Editor's note: Since becoming State Department producer in 2000, Elise Labott has covered four secretaries of state and reported from more than 50 countries. Before joining CNN, she covered the United Nations. Follow her on Twitter at @eliselabottcnn
Washington (CNN) -- Sometimes foreign policy isn't best digested 140 characters at a time.
That's what a pair of young State Department officials found in Syria, where they were leading a trade delegation of Silicon Valley executives. Their bosses back in Washington were mortified when media blogs picked up the musings of Alec Ross and Jared Cohen on Twitter about which Syrian cafes serve the greatest frappuccino (Kalamoon University) and their challenge to the Syrian telecom minister for a cake-eating contest (called "Creative Diplomacy.") Creative, indeed.
It was a mild, but unfortunate distraction from what was widely considered an otherwise productive mission. The delegation of senior executives, from tech heavyweights like Microsoft, Cisco Systems and Dell, met with Syrian President Bashar al-Assad and other officials, as well as businessmen, civil society groups and academics battling their government's tight-fisted control on the internet.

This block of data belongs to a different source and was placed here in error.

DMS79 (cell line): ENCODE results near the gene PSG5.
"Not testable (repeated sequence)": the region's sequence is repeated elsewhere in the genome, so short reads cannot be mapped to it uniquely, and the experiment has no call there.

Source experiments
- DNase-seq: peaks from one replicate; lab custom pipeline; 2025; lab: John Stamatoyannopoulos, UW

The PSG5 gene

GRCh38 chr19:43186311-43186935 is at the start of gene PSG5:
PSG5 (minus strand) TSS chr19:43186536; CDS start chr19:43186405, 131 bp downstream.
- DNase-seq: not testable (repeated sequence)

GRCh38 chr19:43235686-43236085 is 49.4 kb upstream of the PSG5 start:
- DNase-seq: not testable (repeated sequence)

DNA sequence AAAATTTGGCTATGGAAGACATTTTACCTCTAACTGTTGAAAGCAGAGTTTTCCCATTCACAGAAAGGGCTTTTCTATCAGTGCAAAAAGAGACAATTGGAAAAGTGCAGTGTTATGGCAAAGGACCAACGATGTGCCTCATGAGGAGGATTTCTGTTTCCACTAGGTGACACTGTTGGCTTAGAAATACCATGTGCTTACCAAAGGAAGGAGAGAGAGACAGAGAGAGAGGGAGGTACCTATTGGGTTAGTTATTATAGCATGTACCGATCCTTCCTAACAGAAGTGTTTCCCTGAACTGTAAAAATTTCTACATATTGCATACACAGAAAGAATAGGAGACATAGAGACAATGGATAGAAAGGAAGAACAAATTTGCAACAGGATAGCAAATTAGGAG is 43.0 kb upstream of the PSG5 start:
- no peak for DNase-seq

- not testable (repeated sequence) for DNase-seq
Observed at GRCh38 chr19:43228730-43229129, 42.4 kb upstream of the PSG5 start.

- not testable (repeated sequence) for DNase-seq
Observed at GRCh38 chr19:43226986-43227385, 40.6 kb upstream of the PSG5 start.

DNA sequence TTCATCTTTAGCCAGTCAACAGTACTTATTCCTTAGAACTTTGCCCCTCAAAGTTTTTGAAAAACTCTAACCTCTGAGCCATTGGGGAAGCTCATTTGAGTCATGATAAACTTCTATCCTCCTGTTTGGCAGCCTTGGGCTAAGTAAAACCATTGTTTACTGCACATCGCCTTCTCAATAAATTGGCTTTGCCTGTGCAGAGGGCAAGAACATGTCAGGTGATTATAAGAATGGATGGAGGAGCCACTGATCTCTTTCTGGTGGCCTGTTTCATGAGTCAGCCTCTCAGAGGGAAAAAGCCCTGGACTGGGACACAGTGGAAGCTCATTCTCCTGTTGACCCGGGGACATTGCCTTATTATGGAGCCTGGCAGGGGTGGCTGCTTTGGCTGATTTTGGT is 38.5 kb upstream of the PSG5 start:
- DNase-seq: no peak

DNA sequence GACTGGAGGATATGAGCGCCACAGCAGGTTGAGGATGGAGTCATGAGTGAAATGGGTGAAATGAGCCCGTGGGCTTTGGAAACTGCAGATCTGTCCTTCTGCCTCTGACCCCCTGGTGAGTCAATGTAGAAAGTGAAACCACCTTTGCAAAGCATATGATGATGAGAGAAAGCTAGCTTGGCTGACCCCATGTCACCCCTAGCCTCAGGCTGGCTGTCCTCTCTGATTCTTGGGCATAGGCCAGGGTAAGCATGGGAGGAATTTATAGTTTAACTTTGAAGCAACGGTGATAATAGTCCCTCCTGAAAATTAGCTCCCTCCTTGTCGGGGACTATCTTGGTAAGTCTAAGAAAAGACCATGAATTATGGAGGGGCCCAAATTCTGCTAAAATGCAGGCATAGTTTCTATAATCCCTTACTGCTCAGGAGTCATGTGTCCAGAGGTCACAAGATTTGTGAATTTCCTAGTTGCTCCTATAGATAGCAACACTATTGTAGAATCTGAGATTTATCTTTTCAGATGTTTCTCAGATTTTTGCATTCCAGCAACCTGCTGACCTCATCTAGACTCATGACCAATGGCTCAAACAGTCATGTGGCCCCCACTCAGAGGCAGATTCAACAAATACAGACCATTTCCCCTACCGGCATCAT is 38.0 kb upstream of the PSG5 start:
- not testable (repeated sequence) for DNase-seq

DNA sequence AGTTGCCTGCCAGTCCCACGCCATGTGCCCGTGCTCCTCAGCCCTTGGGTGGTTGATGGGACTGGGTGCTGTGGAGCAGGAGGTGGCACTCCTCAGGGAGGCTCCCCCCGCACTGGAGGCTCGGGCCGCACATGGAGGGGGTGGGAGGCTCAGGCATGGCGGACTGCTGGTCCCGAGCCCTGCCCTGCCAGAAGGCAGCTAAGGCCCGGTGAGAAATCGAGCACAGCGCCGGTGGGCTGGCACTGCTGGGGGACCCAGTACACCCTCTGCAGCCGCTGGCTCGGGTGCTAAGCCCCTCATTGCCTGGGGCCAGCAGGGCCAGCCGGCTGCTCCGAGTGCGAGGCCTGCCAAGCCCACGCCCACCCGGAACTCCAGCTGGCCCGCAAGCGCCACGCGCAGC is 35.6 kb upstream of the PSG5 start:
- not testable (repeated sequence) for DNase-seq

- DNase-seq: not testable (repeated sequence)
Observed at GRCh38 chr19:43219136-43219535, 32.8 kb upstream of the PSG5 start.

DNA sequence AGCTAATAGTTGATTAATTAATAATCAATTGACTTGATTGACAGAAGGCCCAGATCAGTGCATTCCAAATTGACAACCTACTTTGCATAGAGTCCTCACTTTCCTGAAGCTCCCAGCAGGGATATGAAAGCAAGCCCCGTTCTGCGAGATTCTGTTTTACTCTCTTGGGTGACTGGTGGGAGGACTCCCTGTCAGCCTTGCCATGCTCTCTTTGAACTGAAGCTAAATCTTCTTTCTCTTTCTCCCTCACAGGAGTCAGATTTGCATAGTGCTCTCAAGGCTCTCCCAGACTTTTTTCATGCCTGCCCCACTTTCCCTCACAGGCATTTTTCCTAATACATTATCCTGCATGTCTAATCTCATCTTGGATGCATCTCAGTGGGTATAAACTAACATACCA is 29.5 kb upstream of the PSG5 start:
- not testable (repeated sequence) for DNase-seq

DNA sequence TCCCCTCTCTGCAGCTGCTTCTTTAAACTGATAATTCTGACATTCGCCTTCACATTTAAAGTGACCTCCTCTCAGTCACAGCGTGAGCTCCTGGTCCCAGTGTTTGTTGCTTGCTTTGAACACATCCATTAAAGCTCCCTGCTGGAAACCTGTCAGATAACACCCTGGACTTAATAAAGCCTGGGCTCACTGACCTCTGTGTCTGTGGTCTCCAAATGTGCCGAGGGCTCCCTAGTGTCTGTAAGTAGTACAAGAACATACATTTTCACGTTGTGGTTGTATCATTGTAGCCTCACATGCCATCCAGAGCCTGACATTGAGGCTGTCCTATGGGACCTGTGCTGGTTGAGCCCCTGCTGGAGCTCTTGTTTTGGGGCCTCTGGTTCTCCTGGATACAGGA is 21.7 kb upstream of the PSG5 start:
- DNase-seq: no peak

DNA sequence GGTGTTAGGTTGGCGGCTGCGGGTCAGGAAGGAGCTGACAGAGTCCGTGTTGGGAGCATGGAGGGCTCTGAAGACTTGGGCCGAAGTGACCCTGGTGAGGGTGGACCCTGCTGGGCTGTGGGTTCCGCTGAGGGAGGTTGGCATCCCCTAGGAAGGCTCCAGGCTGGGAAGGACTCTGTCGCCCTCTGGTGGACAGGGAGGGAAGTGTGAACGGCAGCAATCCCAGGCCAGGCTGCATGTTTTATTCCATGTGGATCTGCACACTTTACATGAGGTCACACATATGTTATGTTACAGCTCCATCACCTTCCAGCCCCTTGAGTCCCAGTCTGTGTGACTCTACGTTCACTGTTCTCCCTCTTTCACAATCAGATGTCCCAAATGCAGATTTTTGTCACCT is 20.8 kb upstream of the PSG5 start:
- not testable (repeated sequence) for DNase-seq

The visit illustrated both the opportunities and the landmines Hillary Clinton's State Department has to navigate as it logs into the digital age.
In Foggy Bottom, one needs to be fired up about being wired up. Blogging and tweeting are now part of every diplomat's job description. At any given moment you can find someone like the top official on Latin America tweeting in Spanish about his latest trip to Peru, or Secretary Clinton herself posting podcasts on the State Department website and soliciting questions from the public on the State Department's blog, Dipnote.
Beneath the web atmospherics is what Ross, Clinton's "innovation" guru, calls "21st century statecraft."
Ross, a 38-year-old former technology adviser to the Obama campaign, and his partner in crime, Jared Cohen, a 28-year-old author on genocide, youth and jihad who joined the State Department during the Bush administration, are at the forefront of a new push by Clinton to use technology and social media as a diplomatic tool. Since taking office, Clinton has made the spread of information technology and internet freedom a cornerstone of her foreign policy, hoping both will serve as catalysts for spreading democracy.
It used to be one of the biggest carrots the State Department could dangle before a country was a visit by the secretary of state. Now it is a delegation of Silicon Valley heavyweights led by Ross and Cohen, which might include executives from Microsoft, Google or Facebook.
Since the Obama administration took office, they have led delegations with executives from tech giants such as Google, Facebook and Twitter to Iraq, Russia and Mexico with some tangible results. In Iraq, Google created a project to make digital copies of 14,000 antiquities in Iraq's National Museum. And in Mexico, the delegation helped develop a network for Mexicans to report drug-related crimes by cell phone.